This is just a brief history of the Lents neighborhood. There is a book written by the Lents Capstone team and a copy can be found in the Portland State University Branford Price Millar Library.


The first known pioneer to settle in the Lents area is thought to be William Cason. Cason came to Oregon in 1843, but did not stake a claim to Cason Prarie for four years. Little is known or wiritten about William Cason other than the cause of his death. On his way back from Portland on a fall day in 1865, fell off his horse. Since Cason was a bachelor, his presence was not missed. He was found the next day apparently killed by the fall, the cold, or a mixture of the two.

Oliver P. Lent, was the next pioneer to stake a claim in the Lents area. Lent was born in Marietta, Ohio in 1830. He met and married Martha Almira Buckley (related to the Clinton Kelly family, another prominent family in the Lents area) in 1851. A year later, the two of them traversed the Oregon Trail. Martha was pregnant when they left Ohio and, unfortunately, the baby died in Troutdale.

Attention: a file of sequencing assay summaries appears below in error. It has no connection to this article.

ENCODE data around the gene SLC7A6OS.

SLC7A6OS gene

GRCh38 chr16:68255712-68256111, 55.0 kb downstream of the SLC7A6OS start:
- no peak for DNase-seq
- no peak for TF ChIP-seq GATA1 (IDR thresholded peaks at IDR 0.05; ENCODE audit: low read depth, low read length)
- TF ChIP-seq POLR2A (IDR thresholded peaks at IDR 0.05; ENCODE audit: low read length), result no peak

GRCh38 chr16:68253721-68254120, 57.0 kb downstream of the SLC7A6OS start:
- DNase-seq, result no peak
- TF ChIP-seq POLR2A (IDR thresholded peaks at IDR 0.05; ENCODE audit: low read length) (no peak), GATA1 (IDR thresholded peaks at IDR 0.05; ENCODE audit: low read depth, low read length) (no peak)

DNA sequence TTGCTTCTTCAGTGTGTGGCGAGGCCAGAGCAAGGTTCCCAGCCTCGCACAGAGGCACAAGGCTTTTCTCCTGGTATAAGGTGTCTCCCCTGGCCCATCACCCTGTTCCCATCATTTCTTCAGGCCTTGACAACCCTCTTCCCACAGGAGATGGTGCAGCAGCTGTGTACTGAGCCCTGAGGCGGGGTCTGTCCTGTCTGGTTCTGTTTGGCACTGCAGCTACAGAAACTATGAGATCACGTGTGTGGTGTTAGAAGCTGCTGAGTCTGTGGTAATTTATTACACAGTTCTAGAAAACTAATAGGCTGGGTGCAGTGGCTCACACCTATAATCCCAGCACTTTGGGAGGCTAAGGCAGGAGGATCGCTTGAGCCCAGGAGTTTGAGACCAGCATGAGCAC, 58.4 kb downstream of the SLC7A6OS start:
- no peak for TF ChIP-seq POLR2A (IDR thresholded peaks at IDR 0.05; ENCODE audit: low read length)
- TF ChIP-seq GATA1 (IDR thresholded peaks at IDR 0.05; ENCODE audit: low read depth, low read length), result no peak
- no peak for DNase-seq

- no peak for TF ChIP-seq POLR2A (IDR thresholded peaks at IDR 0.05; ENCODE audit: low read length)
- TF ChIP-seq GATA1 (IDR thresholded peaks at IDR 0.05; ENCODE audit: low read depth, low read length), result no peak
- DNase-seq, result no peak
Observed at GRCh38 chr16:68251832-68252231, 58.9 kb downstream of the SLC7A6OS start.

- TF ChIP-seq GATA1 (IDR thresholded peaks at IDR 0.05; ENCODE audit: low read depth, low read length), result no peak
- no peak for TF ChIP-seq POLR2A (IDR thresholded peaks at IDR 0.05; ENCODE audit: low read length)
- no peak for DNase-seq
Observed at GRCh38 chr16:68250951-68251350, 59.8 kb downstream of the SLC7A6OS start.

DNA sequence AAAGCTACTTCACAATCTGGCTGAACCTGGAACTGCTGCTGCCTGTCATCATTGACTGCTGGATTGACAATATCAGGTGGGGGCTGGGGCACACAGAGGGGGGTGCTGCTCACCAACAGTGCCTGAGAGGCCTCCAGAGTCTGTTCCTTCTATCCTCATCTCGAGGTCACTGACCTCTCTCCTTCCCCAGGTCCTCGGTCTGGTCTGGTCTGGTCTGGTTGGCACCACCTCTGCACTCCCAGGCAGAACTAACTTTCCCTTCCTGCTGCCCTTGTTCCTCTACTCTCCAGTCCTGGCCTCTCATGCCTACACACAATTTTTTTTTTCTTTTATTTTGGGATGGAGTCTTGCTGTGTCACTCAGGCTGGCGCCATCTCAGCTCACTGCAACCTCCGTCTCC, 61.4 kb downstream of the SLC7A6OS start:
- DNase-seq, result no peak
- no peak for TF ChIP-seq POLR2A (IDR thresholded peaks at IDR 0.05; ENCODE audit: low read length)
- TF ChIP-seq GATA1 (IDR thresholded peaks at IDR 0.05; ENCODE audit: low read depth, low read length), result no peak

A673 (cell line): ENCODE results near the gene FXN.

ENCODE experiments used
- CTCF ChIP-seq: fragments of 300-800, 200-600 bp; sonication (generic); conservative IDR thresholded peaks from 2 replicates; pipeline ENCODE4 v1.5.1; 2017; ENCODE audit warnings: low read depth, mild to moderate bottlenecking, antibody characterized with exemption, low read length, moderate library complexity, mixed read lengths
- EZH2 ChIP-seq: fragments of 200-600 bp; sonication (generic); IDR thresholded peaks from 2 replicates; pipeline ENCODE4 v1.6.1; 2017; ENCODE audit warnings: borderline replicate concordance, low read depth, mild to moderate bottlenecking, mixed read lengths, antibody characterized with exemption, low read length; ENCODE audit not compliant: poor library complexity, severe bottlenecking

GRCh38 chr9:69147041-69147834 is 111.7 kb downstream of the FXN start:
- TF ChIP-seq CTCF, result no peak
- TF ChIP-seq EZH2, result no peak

Oliver was a stone mason; he helped lay the foundation for the penitentiary, the Prettyman home on Hawthorne Avenue, and the Portland Courthouse.

Oliver and his family originally settled in the Pleasant Valley Area when an offer came up in the Cedarville area (now Gresham), to help in a sawmill. The mill was to Lent's liking, so he leased and ran the mill. The sawmill was profitable, but was too far out for Oliver so he decided to move his family to the Lents area. Oliver settled on a 190 acre plot of land he bought from James Stevens.

Lent built his home on what is now around 100th Avenue and Foster Road. There were four families in the area--Lent, Johnson, Campbell and Gates. These families were very involved with each other and often held parties and participated in activities together. The town of Lents has an interesting story about how it got its name that involves the Johnson family.

Oliver was also a farmer, road surveyor, a carpentor, and justice of the peace. He helped organize school No. 12 and he was a driving force in implementing a postal route to Lents. Oliver donated an acre of his land for a school building because he wanted his children to be educated; he believed the route to Mt. Tabor too dangerous for his children. He had eight children. The school was built around 1867.